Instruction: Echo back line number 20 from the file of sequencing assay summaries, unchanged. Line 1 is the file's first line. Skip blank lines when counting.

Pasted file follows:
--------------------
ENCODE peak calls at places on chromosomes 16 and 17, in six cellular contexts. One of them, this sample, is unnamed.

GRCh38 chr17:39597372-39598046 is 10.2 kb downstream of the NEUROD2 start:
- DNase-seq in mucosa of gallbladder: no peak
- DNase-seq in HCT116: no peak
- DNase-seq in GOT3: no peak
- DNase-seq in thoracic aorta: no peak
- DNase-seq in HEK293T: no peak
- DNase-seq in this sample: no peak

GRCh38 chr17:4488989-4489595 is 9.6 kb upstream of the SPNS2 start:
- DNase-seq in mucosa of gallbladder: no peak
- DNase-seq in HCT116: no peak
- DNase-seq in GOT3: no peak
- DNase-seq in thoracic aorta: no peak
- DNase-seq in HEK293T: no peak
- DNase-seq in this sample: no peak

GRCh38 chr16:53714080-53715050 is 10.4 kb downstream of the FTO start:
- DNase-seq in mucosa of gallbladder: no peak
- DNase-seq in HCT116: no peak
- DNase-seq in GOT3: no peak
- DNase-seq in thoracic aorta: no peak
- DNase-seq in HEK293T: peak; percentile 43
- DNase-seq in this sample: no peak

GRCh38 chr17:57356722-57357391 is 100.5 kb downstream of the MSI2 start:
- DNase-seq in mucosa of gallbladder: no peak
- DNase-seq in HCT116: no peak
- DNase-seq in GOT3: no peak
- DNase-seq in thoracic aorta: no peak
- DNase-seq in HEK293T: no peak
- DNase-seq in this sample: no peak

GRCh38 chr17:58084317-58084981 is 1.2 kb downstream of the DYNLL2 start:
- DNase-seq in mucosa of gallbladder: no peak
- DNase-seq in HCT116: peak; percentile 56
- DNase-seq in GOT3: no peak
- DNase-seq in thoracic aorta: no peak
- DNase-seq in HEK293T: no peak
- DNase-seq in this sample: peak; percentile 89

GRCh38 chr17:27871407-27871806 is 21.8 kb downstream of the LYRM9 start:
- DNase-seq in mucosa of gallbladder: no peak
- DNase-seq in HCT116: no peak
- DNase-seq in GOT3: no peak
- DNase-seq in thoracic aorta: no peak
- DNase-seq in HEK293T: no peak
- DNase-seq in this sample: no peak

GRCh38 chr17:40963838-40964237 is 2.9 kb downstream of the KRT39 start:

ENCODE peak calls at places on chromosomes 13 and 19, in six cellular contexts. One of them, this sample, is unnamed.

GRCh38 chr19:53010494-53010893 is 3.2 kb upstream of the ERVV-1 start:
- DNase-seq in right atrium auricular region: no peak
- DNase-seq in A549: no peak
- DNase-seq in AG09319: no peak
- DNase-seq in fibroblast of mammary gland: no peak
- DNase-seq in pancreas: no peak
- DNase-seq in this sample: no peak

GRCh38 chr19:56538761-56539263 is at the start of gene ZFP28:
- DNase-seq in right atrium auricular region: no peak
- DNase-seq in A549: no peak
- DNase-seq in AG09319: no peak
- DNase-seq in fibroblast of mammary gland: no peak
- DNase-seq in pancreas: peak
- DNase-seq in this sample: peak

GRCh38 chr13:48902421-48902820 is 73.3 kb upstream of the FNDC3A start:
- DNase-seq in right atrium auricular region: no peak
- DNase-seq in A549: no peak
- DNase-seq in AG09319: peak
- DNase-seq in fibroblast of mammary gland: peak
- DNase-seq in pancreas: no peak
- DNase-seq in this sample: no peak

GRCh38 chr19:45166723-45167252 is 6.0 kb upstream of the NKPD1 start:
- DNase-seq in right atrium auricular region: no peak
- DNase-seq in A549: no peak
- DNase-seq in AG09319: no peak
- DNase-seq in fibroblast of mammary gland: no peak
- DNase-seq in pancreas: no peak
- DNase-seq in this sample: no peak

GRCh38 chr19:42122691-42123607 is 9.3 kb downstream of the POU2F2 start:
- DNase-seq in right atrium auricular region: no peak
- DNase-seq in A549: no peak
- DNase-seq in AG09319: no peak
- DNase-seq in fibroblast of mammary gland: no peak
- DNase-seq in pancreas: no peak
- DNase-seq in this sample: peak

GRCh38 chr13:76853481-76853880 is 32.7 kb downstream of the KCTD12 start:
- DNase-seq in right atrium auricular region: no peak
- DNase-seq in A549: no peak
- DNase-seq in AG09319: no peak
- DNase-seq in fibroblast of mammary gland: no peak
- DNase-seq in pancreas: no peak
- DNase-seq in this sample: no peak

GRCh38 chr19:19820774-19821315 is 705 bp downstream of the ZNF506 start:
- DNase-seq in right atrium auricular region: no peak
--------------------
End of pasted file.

- DNase-seq in thoracic aorta: no peak